“One of the most rewarding, inspiring and engaging things I’ve done all year” – November 2019 Winners’ blog posts

After every event we ask the winning scientists to write a short post to be sent to all the students who took part in the zone. It’s the perfect way for the scientists to reflect on all the engagement of the previous weeks, thank all the students for voting for them, and talk about how they plan to use their £500 prize money.

If you’re a scientist, whether in the public, private or academic sector, and you’re keen to experience the ‘best crash course in scicomm’, apply now for the next event, 9th – 20th March: imascientist.org.uk/scientists


Anastasia Aliferi, Kings College London, Big Data Zone

One thing that I always believed in is that if you can’t explain your science (or anything really) in the simplest way possible, then you just don’t understand it well enough. And, as proven by the ingenious questions and conversations during this event, students are the best at challenging you to explain the very core of what you do! Coming to the end of my doctorate degree, where I will have to defend the last 4 years of my work in front of senior scientists, I think this experience prepared me for it better than anything else I’ve ever done.

 

Paul Laurance-Young, Plymouth NHS Trust, Darmstadtium Zone

The past two weeks have been an absolute blast – I have loved every minute of speaking (typing?) with you all – the questions had such variety I don’t even know where to begin when describing it to an outside person. It was a bit like having your birthday each day – I was never sure what questions were going to be asked, so opening up the pages to find new questions was always terrific fun! It can be quite easy to forget that the best questions can come from young minds.

 

Joanna Barstow, University College London, Electromagnetic Zone 

I took part in I’m a Scientist because I know how privileged I was growing up that I had people in my life (family, family friends and teachers) who were able and willing to answer any random questions I had about science. Because I had that opportunity I was able to satisfy my curiosity about the world and also envision a future for myself as a scientist. I hope I and my fellow scientists have been able to answer your most important questions.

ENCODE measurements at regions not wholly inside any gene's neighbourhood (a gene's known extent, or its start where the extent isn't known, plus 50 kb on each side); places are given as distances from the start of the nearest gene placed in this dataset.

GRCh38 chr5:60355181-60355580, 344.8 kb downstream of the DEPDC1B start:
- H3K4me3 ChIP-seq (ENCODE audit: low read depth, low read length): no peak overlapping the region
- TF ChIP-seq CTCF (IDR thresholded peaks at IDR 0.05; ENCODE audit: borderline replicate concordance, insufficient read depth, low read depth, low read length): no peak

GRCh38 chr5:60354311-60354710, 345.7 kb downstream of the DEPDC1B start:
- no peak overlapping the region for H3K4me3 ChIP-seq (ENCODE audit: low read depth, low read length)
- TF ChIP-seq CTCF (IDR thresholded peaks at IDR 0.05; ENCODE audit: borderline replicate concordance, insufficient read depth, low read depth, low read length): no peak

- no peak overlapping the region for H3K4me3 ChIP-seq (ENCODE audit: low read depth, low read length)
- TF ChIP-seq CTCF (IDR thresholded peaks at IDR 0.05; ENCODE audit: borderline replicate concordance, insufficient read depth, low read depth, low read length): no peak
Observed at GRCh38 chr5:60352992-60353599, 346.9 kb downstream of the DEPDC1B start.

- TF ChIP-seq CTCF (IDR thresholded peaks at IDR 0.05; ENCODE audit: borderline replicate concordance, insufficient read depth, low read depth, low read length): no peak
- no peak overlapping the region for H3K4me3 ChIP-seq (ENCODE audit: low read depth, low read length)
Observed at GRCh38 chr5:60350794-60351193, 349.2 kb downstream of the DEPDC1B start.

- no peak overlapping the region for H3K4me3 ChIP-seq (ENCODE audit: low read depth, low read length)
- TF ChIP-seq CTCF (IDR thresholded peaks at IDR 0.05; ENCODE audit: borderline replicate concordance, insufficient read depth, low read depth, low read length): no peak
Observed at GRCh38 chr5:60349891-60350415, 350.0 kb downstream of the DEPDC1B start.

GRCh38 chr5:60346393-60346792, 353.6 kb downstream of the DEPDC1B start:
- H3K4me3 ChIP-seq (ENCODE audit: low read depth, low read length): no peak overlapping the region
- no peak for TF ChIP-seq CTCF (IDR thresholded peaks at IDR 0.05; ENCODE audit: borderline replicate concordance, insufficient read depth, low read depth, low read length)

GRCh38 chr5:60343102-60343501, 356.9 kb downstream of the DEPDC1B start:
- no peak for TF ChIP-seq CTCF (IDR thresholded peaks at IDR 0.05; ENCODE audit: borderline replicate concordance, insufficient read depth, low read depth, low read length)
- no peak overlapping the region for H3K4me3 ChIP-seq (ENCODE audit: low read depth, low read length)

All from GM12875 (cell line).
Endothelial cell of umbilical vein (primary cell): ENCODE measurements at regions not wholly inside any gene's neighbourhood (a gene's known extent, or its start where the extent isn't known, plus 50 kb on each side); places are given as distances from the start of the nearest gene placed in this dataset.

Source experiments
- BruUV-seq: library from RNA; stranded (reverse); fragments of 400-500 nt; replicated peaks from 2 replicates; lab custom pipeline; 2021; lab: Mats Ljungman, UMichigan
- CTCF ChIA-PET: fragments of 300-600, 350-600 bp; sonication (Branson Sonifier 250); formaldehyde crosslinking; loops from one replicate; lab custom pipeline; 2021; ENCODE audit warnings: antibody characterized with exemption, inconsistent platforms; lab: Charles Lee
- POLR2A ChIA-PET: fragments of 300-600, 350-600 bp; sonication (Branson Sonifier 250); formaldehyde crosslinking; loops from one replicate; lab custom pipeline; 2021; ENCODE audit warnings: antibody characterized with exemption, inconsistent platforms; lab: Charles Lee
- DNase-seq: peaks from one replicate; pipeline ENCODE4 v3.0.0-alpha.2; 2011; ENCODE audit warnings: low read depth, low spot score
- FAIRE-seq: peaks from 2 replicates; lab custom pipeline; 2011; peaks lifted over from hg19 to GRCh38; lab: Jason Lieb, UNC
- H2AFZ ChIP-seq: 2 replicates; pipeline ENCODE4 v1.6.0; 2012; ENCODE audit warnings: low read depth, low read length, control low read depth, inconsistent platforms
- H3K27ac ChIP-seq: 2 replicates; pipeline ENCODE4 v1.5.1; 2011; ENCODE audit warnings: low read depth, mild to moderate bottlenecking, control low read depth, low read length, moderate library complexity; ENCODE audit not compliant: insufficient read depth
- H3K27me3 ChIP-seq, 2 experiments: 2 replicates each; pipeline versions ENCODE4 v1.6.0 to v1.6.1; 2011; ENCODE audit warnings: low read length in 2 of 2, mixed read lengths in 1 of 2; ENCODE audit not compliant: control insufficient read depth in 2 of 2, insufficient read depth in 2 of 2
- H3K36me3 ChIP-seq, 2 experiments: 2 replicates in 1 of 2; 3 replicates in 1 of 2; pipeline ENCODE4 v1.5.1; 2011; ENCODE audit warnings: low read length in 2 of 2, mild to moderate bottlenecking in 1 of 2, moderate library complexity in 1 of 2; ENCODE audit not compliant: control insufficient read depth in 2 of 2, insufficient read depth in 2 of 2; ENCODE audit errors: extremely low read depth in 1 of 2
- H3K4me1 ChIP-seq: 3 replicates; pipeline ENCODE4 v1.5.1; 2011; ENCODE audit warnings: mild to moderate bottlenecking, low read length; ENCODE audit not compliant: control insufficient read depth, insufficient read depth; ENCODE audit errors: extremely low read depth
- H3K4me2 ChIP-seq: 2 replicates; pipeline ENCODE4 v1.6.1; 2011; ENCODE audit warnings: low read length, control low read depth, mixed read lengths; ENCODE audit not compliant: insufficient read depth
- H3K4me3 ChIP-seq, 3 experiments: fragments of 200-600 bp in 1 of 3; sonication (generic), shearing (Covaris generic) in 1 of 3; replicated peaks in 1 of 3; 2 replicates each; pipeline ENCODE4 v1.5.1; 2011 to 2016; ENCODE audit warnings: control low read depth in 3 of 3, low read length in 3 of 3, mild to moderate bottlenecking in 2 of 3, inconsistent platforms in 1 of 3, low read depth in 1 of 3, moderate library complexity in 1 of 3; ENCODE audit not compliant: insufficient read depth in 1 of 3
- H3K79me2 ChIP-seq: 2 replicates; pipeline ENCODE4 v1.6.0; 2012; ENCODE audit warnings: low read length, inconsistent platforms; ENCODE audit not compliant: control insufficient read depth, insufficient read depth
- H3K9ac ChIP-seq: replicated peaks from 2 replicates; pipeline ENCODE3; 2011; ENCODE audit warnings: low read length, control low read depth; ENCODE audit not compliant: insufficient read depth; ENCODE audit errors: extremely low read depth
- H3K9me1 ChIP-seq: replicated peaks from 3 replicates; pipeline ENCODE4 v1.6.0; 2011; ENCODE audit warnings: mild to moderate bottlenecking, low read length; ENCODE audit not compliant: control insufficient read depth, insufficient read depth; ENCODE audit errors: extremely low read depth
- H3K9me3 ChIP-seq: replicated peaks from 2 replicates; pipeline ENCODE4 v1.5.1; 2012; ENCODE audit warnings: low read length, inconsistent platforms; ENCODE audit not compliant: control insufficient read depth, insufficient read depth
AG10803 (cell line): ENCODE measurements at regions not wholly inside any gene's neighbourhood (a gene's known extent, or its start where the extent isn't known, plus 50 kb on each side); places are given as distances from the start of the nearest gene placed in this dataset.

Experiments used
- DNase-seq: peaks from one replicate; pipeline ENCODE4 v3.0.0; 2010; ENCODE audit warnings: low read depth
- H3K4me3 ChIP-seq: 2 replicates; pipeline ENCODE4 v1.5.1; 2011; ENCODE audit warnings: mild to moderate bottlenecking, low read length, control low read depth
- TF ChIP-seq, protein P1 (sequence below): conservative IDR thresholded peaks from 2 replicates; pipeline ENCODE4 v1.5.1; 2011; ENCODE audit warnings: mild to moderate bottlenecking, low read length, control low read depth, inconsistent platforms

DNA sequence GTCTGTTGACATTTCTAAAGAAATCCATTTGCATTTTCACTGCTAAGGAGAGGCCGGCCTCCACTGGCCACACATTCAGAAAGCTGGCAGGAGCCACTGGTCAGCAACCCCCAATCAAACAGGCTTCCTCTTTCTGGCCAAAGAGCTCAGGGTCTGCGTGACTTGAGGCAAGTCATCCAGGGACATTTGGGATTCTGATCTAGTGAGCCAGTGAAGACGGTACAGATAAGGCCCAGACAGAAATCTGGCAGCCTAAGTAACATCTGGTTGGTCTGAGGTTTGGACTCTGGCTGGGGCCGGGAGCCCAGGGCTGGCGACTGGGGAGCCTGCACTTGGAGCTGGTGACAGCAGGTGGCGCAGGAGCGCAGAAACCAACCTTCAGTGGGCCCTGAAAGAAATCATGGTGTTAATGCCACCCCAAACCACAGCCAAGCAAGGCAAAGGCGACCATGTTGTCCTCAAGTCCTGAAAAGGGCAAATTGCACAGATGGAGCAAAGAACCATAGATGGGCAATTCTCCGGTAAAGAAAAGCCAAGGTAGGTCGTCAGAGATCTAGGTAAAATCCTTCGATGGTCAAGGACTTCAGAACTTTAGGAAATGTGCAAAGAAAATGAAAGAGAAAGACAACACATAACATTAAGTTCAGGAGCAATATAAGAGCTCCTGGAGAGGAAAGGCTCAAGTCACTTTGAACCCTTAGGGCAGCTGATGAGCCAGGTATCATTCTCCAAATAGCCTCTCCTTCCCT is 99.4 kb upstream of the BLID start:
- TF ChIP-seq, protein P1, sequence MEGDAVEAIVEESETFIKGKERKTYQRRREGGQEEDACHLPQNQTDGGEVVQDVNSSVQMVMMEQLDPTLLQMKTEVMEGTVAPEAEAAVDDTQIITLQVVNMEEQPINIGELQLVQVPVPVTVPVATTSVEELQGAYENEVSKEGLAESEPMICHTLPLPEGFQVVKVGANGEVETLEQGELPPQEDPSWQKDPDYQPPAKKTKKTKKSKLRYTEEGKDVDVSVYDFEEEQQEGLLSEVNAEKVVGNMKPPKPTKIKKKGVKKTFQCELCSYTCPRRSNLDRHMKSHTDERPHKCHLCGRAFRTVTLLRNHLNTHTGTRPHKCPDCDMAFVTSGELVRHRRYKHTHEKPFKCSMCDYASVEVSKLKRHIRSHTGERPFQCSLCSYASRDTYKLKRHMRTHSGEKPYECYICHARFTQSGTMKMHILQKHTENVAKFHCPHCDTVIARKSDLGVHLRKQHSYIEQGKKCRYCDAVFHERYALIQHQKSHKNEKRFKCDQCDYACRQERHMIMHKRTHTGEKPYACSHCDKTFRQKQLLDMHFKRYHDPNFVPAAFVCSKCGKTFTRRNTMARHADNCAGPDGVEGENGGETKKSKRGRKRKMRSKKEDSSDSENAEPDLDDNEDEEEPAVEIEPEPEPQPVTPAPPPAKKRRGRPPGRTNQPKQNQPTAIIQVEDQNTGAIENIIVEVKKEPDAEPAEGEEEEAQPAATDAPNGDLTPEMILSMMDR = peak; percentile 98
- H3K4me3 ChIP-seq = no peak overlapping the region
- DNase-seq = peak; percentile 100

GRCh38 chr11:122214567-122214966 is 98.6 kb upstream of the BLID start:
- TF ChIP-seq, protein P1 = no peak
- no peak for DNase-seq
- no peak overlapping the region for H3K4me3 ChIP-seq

Harry Wilkinson, Bristol University, Elements Zone

I think something that scientists don’t take enough time to do is communicate their work to the public, or to inspire the next generation to share in our love our jobs, and the fact that this event gave me the opportunity to do this is something I’m hugely grateful for. If I inspired even one student to consider a career in science, then I’ll put that down as an absolute win. This is certainly something I’ll be recommending to my colleagues to participate in, and something I’ll remember for a long time to come.

 

Pizza Chow, University of Exeter, Enquiry Zone

Doing online science engagement could be a challenge for me – I need to communicate my thoughts clearly and effectively with people without having two crucial elements of face-to-face interaction, facial expression and body gesture. By participating in I’m a Scientist, all I aimed was to increase your interest in understanding animal intelligence and behaviour and the ways to do it. I have to admit that some questions asked by students were challenging and some even made me step back and rethink about my scientific work – I thank those students for these inspirational questions and conversations!

 

Jolel Miah, University of Bedforshire, Health Behaviour Zone

We all need goals that are personal to us, the truth is I was informed by many at school that I was not clever enough to get good grades and this made me believe that education was not for me. This moment taught me not to forget your strengths because we are all good at something no matter what people say. So I encourage you all to keep that thing you’re really good at. Maybe you will now understand why I wanted to take part in Im a Scientist, it was never about winning.